Wednesday, December 22, 2010

My Day Out – Nobel Peace Prize Celebration at NYC (Part 2 of 2)

This is in continuation to my earlier note on the same topic. In the first part, I shared my personal experiences on the celebration by directing my naïve microscopic lens to analyze certain aspects of the Tibetan community organization and its program. In this remaining part, I will shift my lens on Tibetan as an individual and its overall impact on the future generation of Tibet in particular and Tibetan community in general. Throughout the note, when I say Tibetan, I don’t intend to generalize all Tibetans. Also, I am far from an expert on any of the following subjects that I plan to share, but hope to offer you an outsider’s perspective on them.

I felt young when I saw all those beautiful Tibetan ladies in their best traditional costumes. Moreover, looking at those bright costumes definitely took my heart for a while. But sadly, none of them noticed my presence :-(  Nonetheless, when these beautiful ladies were performing on the stage, I immediately started to hum and tap my feet along with their amazing voices. Particularly, Yangchin is one of my favorite Tibetan instruments. It has a soothing melody for me.

Out of the blue, I met two gentlemen from Maryland who turned out to be a distance relative of my father and me. They have been in the United States for the last 8 or 9 years but we were seeing each other for the first time ever. It was beyond my appreciation to first-hand witness the benefits of such community programs.

In the meanwhile, as I was listening to the afternoon talks on the Tibetan community hall project, a small cute kid of around 5 or 6 years of age was busy handing out fliers on “vote for Tenzin Namgyal Tethong”. I sensed the supporters of TNT are trying hard to reach each and every individual after the not-so-promising preliminary election results. All in all, the day was turning out to be as educative as it should be. There are things to learn and there are things to contemplate.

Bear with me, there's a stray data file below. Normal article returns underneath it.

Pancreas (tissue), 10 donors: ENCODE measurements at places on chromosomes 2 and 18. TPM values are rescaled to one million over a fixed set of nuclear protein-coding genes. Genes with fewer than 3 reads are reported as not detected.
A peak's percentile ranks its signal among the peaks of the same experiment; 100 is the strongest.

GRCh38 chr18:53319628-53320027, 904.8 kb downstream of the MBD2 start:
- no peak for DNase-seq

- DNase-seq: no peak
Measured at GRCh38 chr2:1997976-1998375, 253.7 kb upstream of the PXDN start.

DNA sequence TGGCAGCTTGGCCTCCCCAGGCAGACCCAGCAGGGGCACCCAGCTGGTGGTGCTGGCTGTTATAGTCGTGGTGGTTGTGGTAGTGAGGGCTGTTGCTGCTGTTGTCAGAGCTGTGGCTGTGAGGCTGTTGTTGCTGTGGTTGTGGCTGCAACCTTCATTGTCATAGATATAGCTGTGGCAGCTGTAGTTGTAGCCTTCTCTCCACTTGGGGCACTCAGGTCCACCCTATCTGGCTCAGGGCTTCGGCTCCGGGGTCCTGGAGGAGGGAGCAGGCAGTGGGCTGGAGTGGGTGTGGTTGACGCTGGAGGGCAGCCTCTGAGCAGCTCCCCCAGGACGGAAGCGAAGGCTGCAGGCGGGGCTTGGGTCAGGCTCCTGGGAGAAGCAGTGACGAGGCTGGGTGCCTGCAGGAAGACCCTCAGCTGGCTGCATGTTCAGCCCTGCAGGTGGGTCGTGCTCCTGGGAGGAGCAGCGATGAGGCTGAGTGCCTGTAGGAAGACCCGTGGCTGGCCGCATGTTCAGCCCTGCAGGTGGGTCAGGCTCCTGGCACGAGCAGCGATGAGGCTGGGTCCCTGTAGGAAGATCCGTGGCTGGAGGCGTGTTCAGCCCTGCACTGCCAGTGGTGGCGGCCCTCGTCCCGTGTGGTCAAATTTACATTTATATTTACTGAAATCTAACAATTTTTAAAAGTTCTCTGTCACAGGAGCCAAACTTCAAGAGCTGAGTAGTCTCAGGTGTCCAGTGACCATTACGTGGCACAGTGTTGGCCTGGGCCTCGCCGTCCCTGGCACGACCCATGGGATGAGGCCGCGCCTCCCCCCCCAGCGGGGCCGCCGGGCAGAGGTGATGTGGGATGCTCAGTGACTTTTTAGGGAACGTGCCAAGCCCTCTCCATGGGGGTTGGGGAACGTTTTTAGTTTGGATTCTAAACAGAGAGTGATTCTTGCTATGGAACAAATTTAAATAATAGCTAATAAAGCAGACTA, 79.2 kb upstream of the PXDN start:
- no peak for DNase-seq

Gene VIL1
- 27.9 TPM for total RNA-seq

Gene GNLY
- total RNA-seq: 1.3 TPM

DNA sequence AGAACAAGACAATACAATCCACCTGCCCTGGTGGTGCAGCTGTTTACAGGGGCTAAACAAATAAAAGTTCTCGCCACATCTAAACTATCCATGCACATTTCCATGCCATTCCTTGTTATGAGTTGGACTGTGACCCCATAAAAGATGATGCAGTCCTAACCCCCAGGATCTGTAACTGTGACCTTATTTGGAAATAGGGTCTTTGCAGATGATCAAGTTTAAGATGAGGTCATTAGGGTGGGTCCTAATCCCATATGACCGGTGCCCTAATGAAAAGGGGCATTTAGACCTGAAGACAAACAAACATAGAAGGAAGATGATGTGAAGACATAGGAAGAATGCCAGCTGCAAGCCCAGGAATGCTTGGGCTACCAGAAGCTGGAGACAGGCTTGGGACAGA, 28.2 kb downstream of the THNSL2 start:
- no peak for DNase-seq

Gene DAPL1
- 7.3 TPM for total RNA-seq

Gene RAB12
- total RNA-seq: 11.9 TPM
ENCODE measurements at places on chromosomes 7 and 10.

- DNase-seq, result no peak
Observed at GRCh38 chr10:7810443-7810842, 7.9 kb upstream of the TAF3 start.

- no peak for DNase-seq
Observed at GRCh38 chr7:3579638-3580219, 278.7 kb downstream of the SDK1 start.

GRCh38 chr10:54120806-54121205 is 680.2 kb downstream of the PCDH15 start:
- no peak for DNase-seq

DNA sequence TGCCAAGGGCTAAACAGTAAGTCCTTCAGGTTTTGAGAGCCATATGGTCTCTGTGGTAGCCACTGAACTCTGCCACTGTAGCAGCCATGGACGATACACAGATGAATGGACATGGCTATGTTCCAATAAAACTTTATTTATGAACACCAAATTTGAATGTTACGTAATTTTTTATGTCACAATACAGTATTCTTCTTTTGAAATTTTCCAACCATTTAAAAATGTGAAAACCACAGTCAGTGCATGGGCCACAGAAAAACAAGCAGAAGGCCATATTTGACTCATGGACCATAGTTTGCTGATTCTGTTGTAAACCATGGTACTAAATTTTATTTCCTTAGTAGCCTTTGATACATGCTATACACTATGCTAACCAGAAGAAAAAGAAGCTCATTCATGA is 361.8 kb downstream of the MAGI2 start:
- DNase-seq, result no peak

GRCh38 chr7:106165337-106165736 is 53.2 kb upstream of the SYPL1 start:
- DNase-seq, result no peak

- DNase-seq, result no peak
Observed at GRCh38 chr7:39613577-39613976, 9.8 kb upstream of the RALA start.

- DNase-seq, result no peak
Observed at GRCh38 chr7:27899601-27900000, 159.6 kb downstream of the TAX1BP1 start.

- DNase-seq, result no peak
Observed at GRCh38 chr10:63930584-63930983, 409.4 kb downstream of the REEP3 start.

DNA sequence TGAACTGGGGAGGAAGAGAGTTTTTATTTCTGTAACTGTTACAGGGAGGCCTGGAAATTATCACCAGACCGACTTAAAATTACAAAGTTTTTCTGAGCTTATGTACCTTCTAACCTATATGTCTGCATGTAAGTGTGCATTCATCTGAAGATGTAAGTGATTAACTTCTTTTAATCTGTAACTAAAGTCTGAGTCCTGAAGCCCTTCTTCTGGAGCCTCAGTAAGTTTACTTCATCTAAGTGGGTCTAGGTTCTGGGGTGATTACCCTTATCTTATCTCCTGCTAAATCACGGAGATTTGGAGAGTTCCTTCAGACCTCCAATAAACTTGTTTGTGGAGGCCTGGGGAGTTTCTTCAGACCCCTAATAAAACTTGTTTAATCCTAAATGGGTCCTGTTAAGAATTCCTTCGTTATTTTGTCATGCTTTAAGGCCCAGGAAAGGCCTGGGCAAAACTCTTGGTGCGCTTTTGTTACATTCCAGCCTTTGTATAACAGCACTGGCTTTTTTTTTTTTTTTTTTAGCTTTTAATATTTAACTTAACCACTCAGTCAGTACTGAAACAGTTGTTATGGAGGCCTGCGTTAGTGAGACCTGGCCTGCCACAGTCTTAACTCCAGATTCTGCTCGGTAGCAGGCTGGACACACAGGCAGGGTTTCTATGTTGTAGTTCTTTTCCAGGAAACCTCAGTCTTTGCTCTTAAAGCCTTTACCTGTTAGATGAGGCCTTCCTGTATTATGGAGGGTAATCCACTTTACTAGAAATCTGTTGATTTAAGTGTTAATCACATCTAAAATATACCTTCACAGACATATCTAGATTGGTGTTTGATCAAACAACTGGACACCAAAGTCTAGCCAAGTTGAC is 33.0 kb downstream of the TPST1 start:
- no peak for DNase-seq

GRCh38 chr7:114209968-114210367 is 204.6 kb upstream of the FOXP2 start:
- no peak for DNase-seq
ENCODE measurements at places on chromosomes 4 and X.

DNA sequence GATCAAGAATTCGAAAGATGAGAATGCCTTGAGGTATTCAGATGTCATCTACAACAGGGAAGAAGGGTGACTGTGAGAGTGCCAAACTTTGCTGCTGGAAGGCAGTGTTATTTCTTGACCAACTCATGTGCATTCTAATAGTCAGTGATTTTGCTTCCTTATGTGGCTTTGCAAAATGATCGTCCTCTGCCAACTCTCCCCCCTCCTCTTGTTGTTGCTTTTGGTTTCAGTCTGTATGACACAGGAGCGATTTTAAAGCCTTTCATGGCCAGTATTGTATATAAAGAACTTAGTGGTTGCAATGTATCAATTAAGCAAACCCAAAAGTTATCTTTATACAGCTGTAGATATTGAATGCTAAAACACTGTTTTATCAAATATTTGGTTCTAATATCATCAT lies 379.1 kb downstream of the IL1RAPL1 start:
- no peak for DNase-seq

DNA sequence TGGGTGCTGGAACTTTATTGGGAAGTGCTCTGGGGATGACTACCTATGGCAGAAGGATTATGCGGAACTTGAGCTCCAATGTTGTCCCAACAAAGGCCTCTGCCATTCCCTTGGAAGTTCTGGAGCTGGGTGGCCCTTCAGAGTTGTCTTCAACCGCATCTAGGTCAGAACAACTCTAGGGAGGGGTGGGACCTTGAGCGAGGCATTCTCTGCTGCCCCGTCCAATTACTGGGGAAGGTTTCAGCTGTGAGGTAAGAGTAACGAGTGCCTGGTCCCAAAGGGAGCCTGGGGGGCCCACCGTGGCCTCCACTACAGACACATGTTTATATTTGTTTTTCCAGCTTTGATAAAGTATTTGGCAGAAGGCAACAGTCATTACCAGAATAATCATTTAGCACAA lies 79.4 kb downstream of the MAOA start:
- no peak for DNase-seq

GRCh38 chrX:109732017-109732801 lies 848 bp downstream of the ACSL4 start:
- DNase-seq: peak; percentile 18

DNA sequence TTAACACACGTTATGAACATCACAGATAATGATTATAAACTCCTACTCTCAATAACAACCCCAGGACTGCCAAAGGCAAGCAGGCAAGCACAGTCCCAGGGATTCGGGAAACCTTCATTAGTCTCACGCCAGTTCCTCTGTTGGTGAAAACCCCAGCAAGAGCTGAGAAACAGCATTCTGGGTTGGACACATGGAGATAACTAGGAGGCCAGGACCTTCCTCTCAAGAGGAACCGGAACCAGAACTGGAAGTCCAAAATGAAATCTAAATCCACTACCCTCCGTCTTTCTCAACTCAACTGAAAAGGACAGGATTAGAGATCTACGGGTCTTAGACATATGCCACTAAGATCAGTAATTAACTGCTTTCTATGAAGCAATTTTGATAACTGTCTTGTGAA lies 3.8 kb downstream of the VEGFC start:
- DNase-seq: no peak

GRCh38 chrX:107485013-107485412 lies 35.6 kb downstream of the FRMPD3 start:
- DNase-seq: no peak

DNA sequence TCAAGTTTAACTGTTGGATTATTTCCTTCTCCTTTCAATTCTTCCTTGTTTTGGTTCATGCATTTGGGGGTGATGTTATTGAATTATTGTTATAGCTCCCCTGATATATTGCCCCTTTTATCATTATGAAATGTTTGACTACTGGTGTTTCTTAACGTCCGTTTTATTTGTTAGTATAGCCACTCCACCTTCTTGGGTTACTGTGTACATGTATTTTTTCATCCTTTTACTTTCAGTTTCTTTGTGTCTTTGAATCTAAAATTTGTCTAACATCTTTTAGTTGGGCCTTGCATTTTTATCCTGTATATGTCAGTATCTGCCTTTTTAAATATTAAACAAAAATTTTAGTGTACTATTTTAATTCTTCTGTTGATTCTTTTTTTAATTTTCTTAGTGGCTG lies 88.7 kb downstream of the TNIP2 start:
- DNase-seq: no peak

I am not a nester who sticks to a chair for long. I prefer to wander around to take stock of what else are there on the plate. Outside the hall, at one corner, a White lady from the Students for Free Tibet was selling SFT products. I bought a hoodie that has “Tibet” in the front and “Bhoe” on the back. I like this particular hoodie because it only has Tibet on it and not Free Tibet or any other common slogans. I trust in a simple word that has different interpretation for different readers. For instance, the word Tibet itself may mean, “Free Tibet” to one reader, “I belong to Tibet” to another, and likewise.

At another corner on the left, there was a stall that sells drinks. Besides this stall, there was a delicious lunch for five dollars. I definitely want to share my sincere appreciation for all the peoples who provided their voluntary service to make this event possible.

At the third corner, just below the stairs, I saw a line of kids resting their backs on the wall, legs stretched, fingers thumping, and eyes struck on something. When I reached closer, I realized they were all busy in their own world of video games. They seem to be together yet so far from each other. To define them was easy: they are the tech generations obsessed with video games and technologies that are likely to result in isolation, depression, and for worse, obesity. On the same note, they are commonly defined as: upholder of the Tibetan dreams, seeds of our future struggle, keeper of our Tibetan community, fighter of Tibetan causes, and hope of the six million Tibetans. However, I saw more of the former definition in them and less of the latter one. I am making this presumption based on my observations in the subsequent paragraphs.